The One and Only You

24 Dec 2012

The Norwegian Artist and I walk 3-5 miles every day, broken up in two or three sessions. It gets the dog out, me off the chair in front of the computer, and the Norwegian from behind his oil painting easel. During the break, we propound to one another correct solutions to national, international, and domestic problems.

There's no one quite like you in this whole entire world. Celebrate that as you learn how to oil paint. Mesa Walk by Steve Henderson of Steve Henderson Fine Art.

There's no one quite like you in this whole entire world.
Celebrate that as you learn how to oil paint.
Mesa Walk
by Steve Henderson of Steve Henderson Fine Art.

Unless it's raining. At that point, I stay in, regardless of the Norwegian's exasperated sigh or the dog's pleading look.

It's not so much that I'm inordinately difficult as that I wear glasses, and I really, really hate droplets spattered all over the lenses because then my whole world looks blotchy. While I subconsciously realized this, it took me years before I thought to communicate my reasons to the Norwegian, who, now that he wears reading glasses and understands the irritation of fingerprints or dust on the lenses, nodded and said, "I can see that. Why don't you wear a hat?"

Well, at least we achieved partial understanding. The Norwegian is content to accept that this is the way I am, and on rainy days he and the dog share special time together.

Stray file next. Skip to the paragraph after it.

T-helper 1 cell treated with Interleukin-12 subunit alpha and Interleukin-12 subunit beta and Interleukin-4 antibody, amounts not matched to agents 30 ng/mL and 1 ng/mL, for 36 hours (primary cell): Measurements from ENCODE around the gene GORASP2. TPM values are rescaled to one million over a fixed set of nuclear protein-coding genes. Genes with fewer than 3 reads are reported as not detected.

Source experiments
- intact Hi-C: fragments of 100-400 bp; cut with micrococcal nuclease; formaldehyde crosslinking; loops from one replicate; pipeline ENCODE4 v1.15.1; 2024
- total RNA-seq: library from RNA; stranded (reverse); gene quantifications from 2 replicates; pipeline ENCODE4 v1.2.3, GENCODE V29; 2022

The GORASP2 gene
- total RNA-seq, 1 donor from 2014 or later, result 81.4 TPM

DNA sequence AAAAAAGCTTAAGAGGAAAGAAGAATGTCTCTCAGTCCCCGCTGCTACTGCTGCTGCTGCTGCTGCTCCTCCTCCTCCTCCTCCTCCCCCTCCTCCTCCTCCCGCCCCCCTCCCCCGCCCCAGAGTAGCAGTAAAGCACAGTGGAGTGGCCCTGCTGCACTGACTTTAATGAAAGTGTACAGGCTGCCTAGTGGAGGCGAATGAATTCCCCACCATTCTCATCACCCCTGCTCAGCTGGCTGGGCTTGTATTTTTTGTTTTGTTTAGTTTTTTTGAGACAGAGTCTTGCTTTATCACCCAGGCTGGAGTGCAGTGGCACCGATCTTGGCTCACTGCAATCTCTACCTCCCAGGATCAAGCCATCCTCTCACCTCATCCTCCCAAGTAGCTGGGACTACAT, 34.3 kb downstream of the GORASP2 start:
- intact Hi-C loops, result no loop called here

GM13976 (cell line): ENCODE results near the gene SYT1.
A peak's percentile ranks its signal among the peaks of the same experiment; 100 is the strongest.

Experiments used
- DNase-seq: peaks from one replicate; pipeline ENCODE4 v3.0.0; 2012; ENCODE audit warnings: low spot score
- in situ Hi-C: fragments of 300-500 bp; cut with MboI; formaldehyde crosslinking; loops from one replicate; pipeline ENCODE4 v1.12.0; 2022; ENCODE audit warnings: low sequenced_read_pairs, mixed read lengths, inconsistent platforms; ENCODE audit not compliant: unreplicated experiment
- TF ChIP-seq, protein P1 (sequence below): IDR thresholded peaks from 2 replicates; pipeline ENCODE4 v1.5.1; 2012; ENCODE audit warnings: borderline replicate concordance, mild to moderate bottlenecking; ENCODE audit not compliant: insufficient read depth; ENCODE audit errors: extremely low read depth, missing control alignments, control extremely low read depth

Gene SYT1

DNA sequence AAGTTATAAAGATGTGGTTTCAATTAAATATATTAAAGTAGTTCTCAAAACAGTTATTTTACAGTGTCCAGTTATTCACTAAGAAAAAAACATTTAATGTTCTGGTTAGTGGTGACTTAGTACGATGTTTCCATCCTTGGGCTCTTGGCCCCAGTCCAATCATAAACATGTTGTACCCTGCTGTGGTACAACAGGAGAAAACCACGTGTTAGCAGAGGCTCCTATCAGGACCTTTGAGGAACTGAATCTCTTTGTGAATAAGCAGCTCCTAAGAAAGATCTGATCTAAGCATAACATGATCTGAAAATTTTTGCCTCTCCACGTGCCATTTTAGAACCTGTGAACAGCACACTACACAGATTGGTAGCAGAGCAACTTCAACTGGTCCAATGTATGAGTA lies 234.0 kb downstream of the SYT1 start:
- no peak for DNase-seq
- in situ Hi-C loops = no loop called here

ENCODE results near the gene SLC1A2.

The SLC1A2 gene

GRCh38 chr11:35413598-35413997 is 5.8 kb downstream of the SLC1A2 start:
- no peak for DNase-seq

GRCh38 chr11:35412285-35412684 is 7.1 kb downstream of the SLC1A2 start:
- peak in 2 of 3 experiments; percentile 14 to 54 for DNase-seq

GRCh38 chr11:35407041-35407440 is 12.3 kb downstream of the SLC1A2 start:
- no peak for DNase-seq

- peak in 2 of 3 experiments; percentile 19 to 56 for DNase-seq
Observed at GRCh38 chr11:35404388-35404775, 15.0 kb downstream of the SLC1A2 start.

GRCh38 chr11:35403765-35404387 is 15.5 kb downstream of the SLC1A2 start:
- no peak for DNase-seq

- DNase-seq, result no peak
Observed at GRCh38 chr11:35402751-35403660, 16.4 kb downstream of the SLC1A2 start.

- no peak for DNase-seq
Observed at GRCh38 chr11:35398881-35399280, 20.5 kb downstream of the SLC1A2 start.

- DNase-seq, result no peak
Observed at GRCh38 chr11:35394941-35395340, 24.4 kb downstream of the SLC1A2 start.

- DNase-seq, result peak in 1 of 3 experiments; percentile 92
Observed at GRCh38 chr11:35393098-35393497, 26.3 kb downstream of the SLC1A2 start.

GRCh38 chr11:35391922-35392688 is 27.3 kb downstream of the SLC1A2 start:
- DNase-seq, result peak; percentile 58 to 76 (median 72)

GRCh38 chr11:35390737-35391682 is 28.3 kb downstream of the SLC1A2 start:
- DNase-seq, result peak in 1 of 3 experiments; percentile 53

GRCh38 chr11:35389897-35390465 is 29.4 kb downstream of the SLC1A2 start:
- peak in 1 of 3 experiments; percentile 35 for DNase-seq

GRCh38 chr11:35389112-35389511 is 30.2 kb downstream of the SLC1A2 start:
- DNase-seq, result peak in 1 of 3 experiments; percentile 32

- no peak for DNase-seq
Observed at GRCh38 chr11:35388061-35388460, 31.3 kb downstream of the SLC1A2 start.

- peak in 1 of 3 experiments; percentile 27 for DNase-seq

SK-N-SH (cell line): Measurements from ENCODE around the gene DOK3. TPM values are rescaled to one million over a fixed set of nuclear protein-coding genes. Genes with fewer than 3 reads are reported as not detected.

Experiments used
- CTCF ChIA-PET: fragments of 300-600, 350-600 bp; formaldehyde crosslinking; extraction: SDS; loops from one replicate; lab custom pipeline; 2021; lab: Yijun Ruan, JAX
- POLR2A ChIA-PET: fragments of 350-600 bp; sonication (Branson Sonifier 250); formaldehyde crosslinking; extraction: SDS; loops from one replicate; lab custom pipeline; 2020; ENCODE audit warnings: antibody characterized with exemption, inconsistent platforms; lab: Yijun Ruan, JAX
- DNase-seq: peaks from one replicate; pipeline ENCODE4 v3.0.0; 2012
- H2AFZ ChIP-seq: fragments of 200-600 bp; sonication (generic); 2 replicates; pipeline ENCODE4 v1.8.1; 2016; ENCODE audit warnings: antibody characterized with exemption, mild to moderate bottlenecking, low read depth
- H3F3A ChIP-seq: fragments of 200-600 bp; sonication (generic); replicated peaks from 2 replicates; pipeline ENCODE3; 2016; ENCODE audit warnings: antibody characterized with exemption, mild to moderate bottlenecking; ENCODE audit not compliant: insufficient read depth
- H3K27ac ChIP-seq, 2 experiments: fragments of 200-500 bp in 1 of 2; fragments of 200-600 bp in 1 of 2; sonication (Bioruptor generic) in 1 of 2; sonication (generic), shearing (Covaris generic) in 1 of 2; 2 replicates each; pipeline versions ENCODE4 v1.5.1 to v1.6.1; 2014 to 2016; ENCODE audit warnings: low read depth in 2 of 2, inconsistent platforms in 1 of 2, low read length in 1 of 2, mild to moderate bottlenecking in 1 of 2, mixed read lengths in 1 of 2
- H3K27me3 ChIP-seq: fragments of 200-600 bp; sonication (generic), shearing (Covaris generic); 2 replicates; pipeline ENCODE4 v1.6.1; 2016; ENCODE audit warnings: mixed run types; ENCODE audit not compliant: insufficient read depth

What about you? Do you do something a certain way because of something unique about you?

Do you find it more comfortable to sit when you are oil painting, but everybody you know says that you should stand while putting oil on canvas? Or do you stand closer to your easel than many people do because that's how your eyes focus best? How about light? Maybe you prefer it coming from one side or another or even behind you -- possibly because you wear glasses and they catch a reflection. Or maybe you paint very very quickly, and other artists say that you should slow down.

Before you hang your head and mumble that everyone else is probably right, and you're wrong, as usual, think about me and my glasses. You may have an excellent reason for doing what you do and how you do it and that reason is intimately tied in with something distinctive about you. Take some time and think it through -- not so that you have to answer the people critiquing you, but so that you can answer yourself about what is right for your oil painting art. It'll be the best painting lesson you give yourself.

--Carolyn

 


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Comments

jbqdgq wrote
on 29 Dec 2012 9:36 AM

I sit down to paint and I have an excellant reason. I had a stroke 5 years ago and it is hard to stand for any length of time. I am thankful that I can still paint. I have had to give upsome things but "I can still paint."

on 22 Jan 2014 2:44 PM

It depends on the project and my pain levels that day.  I have issues with my back so usually alternate if I am having a challenging day of it.  I find myself standing more so when I am lost in the project. :)